MacKinney Systems, Inc.

CICS Task Flow Recorder (CTR) is a software tool that records the entire program flow path and sequence of events for selected CICS tasks.  

None of the CICS monitors or debuggers available today offers a detail level and clarity that’s even close to what CTR provides.  

Tasks that are being recorded run normally, without CEDF and without breakpoints. Users who run these tasks may not even know they are being recorded. CTR records and displays every:

  • CICS command, its major operand and offset in the program.
  • DB2, ADABAS, and DL/I calls or any other remote service.
  • Subroutines invoked via EXEC CICS LINK, dynamic call, or even static call.
  • Every TCB switch.
  • Program abends, and invocations of “handle abend” labels.
  • All of the above, within mirror tasks that were originated by the recorded task, and ran in other regions.

For each of the event types listed above, for each linked program, and for program code fragments between CICS commands, CTR measures the elapsed time.  Hence, it is very easy for users to pinpoint runtime bottlenecks.

The product is activated easily by every developer, without the involvement of a systems programmer. The event list of a recorded task is available instantaneously. If you record a long-running task, you can watch its execution flow while it is still running.

Suppose CTR is currently inactive in your CICS region, and you have a long-running task that seems to hang up in a loop. You can activate CTR and have it record the task in question beginning now. CTR is controlled from the browser via a cutting-edge Web GUI. CTR can also record the actual content of commarea, VSAM file records, TS QUEUE or TD QUEUE, screen input and output, containers, DB2 query results, and Adabas record buffers.  When, for example, you examine the event list of a task and encounter a WRITE command, you also see the content of the record that had been written (in character and hexadecimal formats).

The recorded content can also be mapped and shown field by field, using the COBOL structure (copybook) associated with the record. 

CTR is capable of showing every paragraph and section the recorded COBOL program has reached; even when that paragraph contains no CICS commands.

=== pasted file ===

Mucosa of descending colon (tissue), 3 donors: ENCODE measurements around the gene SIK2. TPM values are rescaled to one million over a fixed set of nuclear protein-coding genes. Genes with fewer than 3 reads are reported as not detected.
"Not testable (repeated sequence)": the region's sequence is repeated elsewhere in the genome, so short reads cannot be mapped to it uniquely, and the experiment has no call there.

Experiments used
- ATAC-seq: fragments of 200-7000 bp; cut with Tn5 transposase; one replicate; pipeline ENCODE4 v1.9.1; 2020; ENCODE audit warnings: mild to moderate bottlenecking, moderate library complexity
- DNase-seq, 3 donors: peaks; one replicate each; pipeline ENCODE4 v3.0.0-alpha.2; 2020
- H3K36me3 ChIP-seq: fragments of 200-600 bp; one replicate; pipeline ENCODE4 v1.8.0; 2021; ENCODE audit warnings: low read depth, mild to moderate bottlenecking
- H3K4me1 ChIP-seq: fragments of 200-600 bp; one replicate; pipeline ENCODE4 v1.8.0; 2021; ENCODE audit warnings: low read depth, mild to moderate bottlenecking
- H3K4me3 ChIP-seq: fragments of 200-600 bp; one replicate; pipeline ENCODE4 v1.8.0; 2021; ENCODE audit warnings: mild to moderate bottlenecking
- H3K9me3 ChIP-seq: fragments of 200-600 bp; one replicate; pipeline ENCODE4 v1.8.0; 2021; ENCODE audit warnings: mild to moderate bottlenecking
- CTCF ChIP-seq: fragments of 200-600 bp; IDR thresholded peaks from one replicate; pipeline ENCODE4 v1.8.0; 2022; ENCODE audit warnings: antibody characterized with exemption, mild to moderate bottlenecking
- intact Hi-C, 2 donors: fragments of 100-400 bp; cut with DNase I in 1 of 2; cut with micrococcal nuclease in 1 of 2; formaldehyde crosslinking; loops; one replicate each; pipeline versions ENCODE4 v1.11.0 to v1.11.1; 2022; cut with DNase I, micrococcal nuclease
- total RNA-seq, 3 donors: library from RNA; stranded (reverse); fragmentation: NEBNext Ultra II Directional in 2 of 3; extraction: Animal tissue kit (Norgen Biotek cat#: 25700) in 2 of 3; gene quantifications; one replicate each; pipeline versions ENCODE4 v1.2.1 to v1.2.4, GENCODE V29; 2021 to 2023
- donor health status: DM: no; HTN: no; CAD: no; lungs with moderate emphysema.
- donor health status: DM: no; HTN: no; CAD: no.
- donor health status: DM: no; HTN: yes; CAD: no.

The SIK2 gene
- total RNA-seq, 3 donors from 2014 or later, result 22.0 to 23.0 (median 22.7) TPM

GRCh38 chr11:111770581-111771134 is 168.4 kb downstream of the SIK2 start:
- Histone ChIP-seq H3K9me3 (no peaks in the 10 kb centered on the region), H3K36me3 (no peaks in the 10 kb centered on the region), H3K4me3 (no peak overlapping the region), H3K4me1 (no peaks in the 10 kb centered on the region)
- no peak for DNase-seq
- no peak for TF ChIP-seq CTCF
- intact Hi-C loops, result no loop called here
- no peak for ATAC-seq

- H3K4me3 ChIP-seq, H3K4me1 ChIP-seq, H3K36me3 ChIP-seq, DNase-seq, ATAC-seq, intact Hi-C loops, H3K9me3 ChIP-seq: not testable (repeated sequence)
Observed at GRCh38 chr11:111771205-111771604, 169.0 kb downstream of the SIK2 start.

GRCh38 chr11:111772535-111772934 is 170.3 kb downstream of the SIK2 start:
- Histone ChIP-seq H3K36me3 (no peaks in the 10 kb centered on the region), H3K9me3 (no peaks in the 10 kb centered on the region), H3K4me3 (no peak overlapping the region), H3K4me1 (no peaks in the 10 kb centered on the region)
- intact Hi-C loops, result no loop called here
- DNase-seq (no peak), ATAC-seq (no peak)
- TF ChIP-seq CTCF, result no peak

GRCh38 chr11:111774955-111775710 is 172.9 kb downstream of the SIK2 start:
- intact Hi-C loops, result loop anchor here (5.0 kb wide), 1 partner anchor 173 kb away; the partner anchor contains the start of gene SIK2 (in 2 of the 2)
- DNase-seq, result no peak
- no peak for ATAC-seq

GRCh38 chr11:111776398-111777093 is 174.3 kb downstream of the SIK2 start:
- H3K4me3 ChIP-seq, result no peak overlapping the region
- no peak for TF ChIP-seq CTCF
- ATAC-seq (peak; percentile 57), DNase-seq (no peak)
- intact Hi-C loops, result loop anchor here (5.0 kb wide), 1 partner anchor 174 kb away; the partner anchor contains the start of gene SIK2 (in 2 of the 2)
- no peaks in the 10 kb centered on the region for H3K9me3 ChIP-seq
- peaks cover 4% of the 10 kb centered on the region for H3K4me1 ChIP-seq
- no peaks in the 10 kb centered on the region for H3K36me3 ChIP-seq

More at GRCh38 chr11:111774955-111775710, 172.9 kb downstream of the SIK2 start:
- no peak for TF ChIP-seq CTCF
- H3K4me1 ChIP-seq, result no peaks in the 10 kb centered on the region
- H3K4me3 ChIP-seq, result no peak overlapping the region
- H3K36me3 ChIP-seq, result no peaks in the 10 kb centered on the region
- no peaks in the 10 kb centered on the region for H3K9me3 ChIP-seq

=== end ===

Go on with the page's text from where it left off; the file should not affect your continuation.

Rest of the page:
CTR can trace the values of specific working storage and linkage section variables during program execution. CTR can take full working-storage snapshots upon each CICS or database command. Each snapshot is saved, so later on, users can examine what the content of any working-storage variable was during every CICS call. The working storage is displayed field by field. No breakpoints are necessary. The recorded tasks run normally, at a full speed, and the information is captured for later viewing.

CTR can also display the “Delta working-storage”, i.e. only the variables that had changed between two consecutive snapshots.

CTR is activated upon request, for the desired period of time or the desired number of tasks to record, though it may also be activated for prolonged periods.

In order to lower the amount of data being logged and saved, it is possible to instruct CTR to only retain tasks that either abended or ran longer than a given threshold. Full MRO/Sysplex capability. When a recorded task issues a remote LINK that causes a mirror task to run in another CICS region, that mirror task is recorded as well. When the sequence of events of the parent task is displayed, the events that occurred in the mirror tasks are shown as well, in chronological order, i.e. right after the LINK commands that invoked them. When CICS tasks use Dynamic Call to other programs or even Static Call to other CSECTS within the same module, CTR detects the entire sequence of CALL and GOBACK commands and adds these commands to the event log. CTR also records and displays CICS commands that are not part of your program code, but was inserted into your task by CICS itself. These commands include LOAD, PUSH HANDLE, POP HANDLE, GETMAIN, FREEMAIN, WRITEQ TD, and others, which most developers are not even aware of. Occasionally, related CICS tasks that run at the same time communicate with each other. They synchronize their actions and wait for each other using ENQ, DEQ, DELAY, CANCEL, WAIT, POST, SEND, RECEIVE mechanisms. CTR is capable of presenting its event lists together, side by side, in chronological order. Such presentation helps developers understand the synchronization between the tasks, the exact moments in which one task had yielded control to another, and the reasons for potential deadlocks.

When software developers are puzzled why two instances of the same transaction vary significantly in their run time, flow path, or the number of events, they can use CTR’s fantastic “Diff” utility.  Diff compares two tasks, event after event, and highlights the differences; similarly to a source-code version comparator.

CTR can also compare the values of two records, and display the differences in either a dump format or field after field, using the records’ copybook. For example, the recorded program issues READ UPDATE and then REWRITE. CTR can show you exactly which fields got changed.

CTR can also compare records from two different tasks.